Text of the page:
Most people seek skill with firearms as a means of self-defense. This impetus, of course, carries with it a certain sense of urgency. Images of wild-west gunfights and video snippets from YouTube commandos help drive us to draw and shoot with lightning speed. The quest for speed, though, can infect and impede us.
PISTOL & EVERY DAY CARRY
BAD, FAST- FOREVER.
I fear not the man who has practiced 10,000 kicks once, but I fear the man who has practiced one kick 10,000 times.
-- Bruce Lee
Given a choice, I’ll make a good decision… given several choices, a positive outcome is far less likely. This little gem of knuckle-dragger wisdom comes to us courtesy of “Hick’s Law” better known to students of psychology as the Hick-Hyman law. Put simply: the more choices we have, the longer it takes us to make a decision.
4 ESSENTIAL THINGS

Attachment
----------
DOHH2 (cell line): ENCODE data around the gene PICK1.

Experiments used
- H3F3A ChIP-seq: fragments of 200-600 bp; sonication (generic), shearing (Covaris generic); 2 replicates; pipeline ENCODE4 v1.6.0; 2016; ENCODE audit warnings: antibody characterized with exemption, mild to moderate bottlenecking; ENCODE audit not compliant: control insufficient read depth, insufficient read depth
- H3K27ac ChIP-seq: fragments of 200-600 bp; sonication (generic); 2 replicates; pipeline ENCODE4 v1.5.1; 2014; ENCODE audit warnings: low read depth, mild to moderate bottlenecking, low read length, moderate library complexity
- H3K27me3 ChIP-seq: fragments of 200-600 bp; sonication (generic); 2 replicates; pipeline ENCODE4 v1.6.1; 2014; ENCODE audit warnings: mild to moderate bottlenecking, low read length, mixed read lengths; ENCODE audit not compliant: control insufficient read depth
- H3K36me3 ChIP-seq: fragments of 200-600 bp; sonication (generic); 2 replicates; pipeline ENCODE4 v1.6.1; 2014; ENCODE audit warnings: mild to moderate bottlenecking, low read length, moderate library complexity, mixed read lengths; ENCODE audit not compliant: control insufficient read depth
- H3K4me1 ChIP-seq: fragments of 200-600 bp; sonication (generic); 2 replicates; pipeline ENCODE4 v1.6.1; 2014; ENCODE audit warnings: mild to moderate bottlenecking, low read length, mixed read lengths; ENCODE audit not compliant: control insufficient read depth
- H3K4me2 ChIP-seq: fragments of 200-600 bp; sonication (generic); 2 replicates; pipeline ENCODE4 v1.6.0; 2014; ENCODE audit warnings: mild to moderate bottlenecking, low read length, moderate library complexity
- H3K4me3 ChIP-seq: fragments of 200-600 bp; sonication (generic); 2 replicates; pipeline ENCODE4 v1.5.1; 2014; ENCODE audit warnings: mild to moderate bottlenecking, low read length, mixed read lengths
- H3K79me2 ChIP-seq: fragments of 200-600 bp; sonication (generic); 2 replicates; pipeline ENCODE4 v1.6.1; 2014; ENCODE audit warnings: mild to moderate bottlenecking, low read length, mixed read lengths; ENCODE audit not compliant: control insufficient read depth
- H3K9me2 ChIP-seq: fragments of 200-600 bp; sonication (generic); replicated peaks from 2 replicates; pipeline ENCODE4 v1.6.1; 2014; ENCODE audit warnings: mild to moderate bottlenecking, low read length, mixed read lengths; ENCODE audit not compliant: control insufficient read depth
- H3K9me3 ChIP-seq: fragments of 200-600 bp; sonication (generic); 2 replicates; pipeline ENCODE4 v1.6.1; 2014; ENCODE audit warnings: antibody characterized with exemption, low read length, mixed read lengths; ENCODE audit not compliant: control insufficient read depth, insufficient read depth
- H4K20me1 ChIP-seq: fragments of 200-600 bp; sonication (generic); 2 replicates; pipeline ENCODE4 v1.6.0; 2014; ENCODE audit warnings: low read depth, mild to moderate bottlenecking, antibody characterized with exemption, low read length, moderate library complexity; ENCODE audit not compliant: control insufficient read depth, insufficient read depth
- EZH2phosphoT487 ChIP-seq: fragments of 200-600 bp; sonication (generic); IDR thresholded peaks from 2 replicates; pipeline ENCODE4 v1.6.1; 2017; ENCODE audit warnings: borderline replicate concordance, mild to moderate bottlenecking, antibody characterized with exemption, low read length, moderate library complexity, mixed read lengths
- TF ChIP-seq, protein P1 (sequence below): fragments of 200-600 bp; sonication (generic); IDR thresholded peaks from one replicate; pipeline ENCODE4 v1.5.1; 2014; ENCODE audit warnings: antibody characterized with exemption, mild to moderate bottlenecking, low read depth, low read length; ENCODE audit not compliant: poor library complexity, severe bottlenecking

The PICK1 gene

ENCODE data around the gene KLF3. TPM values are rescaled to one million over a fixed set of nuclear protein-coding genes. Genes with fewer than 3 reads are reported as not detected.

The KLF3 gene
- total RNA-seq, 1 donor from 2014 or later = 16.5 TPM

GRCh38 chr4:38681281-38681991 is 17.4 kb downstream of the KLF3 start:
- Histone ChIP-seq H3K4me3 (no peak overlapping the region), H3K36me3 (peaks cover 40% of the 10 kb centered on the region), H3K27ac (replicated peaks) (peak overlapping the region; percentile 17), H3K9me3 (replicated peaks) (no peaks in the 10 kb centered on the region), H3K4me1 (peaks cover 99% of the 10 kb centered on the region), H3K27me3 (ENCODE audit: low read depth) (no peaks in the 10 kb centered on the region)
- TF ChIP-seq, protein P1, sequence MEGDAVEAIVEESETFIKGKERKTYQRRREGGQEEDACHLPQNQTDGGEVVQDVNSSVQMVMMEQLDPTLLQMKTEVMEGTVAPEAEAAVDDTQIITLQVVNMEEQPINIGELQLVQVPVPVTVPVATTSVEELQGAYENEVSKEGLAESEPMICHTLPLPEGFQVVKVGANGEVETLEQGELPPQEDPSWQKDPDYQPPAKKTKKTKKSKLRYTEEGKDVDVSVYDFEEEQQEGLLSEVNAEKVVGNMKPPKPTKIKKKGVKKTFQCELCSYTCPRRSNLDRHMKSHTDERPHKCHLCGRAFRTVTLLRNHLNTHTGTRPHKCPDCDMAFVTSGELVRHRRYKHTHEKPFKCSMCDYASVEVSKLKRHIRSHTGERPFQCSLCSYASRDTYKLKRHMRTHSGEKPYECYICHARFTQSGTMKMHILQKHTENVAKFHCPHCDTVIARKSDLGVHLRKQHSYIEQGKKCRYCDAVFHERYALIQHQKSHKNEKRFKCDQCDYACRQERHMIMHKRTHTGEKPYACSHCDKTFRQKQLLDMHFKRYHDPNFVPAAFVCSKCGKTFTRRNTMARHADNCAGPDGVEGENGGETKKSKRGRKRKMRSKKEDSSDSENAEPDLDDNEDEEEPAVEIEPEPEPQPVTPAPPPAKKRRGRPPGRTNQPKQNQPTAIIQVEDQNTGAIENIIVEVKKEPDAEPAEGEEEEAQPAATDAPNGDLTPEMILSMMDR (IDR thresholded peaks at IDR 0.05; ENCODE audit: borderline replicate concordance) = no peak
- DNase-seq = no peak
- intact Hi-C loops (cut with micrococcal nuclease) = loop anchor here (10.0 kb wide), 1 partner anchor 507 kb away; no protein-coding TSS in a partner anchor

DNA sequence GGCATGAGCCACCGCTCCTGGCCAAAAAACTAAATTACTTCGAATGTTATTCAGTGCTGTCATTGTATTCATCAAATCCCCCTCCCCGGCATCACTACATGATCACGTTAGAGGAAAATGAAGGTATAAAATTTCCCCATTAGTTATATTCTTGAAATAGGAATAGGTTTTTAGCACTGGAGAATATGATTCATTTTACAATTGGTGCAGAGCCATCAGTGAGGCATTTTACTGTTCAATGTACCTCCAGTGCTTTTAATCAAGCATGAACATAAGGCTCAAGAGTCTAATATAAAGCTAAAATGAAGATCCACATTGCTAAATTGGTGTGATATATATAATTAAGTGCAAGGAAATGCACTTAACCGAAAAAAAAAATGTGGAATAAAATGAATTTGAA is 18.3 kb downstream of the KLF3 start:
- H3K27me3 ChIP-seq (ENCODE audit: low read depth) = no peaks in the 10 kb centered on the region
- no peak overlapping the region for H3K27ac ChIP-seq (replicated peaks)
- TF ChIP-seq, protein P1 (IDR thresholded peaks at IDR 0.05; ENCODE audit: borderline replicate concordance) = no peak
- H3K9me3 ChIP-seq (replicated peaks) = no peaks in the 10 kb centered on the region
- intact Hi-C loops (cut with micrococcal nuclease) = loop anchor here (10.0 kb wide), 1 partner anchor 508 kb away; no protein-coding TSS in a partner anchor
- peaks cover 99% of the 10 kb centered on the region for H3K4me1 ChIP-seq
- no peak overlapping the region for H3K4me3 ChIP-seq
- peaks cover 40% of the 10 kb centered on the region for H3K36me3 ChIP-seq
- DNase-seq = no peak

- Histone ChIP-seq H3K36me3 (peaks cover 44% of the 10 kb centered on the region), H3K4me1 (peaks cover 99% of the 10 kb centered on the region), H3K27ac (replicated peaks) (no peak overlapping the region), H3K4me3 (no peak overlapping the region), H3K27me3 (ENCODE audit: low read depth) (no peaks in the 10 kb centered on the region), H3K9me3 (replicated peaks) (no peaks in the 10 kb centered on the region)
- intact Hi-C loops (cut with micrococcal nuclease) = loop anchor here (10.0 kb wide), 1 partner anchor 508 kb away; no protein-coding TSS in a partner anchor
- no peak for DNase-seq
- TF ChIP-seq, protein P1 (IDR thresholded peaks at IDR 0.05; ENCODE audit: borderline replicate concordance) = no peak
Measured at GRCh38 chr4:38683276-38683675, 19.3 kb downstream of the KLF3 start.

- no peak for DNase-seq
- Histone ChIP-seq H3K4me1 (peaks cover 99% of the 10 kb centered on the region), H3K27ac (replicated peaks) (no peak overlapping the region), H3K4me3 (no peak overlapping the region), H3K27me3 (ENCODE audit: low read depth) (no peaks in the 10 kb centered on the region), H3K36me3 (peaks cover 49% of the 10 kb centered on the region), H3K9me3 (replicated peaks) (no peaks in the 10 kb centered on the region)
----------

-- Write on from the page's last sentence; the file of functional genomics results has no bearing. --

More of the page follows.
Whether you’re serving a warrant, going to a movie with your kids, or getting out of bed to investigate a noise, there are 4 essential items that you need ON YOUR PERSON if there's any chance that you might need to defend yourself or others.
AVOID THE 'BOLT-ON SKILL SET'
Gear is great. I distinctly remember boxes of goodies arriving and being divvied up in the team space among enthusiastically open hands. As a recently retired service member and newly minted full time taxpayer… I look back on those days with a mixture of wistful reminiscence and fiscal horror. Financial responsibility aside- we can attain too much of a good thing.
SIGHT-CENTRIC VS. TRIGGER-CENTRIC SHOOTERS
There are two kinds of shooters: sight-centric and trigger-centric. How can we tell them apart? Trigger-centric shooters miss. A LOT. It’s an error in thinking that we see frequently in newer shooters- and it's an easy error to make (particularly since many instructors are trigger-centric in their teaching and coaching). Why does it make us miss?